Last Updated: November 6, 2023
Richest AthletesBaseball Players
Net Worth:
$20 Million
Date of Birth:
Aug 2, 1966 - Oct 1, 2023 (57 years old)
Place of Birth:
6 ft 2 in (1.88 m)
Baseball player
United States of America
💰 Compare Tim Wakefield's Net Worth

What was Tim Wakefield's Net Worth and Salary?

Tim Wakefield was an American professional baseball pitcher who had a net worth of $20 million at the time of his death. Tim Wakefield was known for his 17-year tenure with MLB's Boston Red Sox from 1995 to 2011. With the team, he won World Series championships in 2004 and 2007, and in 2010 received the Roberto Clemente Award. Wakefield finished his playing career with the third-most wins in Red Sox franchise history, with 186.

Unfortunately Tim Wakefield died on October 1st, 2023 at the age of 57.

Career Earnings

During his MLB Career Tim Wakefield earned a bit more than $55 million in salary alone.

Early Life and Education

Tim Wakefield was born on August 2, 1966 in Melbourne, Florida. As a teenager, he attended Eau Gallie High School. For his higher education, Wakefield went to the Florida Institute of Technology, where he played college baseball for the Panthers. At the school, he set a single-season Panthers record with 22 home runs.

Pittsburgh Pirates

In the 1988 MLB draft, Wakefield was chosen in the eighth round by the Pittsburgh Pirates. He began his professional career the next year in the minors, playing for the Single-A Salem Buccaneers. An immediate success, Wakefield went on to lead the Carolina League in starts and innings pitched in 1990. Promoted to Double-A in 1991, he led all Pirates minor league players in wins, innings pitched, and complete games. Wakefield began the 1992 season with the Triple-A Buffalo Bisons. Having recorded six complete games by the end of July, he was called up to the majors. Wakefield continued his success in his MLB debut, throwing a complete game against the St. Louis Cardinals. He finished the 1992 season by winning the National League Rookie Pitcher of the Year Award. The Pirates advanced to the NLCS in the postseason, where they lost to the Atlanta Braves.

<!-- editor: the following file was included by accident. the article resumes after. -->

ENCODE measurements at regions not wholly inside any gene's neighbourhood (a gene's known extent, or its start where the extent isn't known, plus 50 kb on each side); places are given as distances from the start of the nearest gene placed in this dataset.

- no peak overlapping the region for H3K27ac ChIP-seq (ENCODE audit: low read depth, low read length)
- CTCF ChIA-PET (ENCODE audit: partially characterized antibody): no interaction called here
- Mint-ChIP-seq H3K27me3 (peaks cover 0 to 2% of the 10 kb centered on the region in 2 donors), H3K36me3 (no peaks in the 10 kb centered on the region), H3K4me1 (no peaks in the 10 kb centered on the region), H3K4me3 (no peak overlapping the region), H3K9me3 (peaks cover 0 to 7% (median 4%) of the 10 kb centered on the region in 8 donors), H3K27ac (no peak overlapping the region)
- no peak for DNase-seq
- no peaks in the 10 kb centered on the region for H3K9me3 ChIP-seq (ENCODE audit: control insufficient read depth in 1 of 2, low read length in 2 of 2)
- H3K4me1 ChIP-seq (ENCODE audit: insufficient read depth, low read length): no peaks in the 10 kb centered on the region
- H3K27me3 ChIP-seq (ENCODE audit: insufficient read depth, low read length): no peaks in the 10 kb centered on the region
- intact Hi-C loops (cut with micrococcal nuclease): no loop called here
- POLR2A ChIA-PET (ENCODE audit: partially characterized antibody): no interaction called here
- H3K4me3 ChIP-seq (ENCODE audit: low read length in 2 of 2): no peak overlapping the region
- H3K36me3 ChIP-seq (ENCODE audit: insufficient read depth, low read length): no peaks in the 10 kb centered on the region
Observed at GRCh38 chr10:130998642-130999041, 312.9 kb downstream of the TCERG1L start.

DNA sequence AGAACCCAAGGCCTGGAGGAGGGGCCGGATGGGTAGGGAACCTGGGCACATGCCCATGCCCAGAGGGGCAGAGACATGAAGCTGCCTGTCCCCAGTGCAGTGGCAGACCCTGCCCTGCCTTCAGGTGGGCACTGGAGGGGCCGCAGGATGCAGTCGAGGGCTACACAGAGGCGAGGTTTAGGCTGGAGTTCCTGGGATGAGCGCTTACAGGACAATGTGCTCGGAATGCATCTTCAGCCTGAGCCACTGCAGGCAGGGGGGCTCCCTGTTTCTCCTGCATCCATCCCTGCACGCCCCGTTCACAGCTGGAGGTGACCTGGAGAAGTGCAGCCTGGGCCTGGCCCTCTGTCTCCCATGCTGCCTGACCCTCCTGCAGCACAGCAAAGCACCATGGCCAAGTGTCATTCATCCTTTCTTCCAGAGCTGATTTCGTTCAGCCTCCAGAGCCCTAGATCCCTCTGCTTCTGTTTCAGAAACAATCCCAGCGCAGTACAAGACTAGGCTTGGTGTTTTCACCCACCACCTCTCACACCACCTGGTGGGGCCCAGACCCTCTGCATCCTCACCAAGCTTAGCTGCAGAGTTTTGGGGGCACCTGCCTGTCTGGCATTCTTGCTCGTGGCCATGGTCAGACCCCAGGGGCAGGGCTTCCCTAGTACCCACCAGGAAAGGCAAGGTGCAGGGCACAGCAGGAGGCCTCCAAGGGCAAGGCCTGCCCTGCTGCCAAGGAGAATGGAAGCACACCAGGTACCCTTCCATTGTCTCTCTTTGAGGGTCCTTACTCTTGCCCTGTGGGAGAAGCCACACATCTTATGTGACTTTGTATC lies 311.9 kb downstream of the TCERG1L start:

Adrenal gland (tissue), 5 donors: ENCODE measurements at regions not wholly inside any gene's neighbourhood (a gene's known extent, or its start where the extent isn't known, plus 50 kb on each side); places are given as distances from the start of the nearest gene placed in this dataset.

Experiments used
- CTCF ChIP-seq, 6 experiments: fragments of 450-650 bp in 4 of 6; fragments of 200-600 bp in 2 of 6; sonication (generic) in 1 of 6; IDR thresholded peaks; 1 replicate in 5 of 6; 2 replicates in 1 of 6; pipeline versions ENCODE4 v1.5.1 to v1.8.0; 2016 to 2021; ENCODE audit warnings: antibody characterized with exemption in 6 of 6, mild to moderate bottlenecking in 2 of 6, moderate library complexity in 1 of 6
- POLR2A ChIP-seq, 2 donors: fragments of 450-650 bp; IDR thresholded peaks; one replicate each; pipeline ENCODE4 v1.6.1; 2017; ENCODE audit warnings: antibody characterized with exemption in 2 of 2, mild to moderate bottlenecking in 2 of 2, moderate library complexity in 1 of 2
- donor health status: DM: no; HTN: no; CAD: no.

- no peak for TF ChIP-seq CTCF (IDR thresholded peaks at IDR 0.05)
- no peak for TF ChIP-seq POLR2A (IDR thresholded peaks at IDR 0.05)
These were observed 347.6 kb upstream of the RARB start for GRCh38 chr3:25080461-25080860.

For the 1993 season, Wakefield served as the Pirates' Opening Day starter. In that game, he walked nine batters. Wakefield eventually lost his spot in the starting rotation and was demoted to Double-A in July. He was recalled in September, but continued to struggle, finishing the season with a 6-11 record and a 5.61 ERA. Wakefield spent most of the 1994 season back with the Triple-A Bisons. He ended up leading the league in losses, walks, and home runs allowed. Although he was recalled by the Pirates in September, Wakefield saw no playing time due to the MLB strike. In the spring of 1995, he was released by the Pirates.

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Boston Red Sox, 1995-2002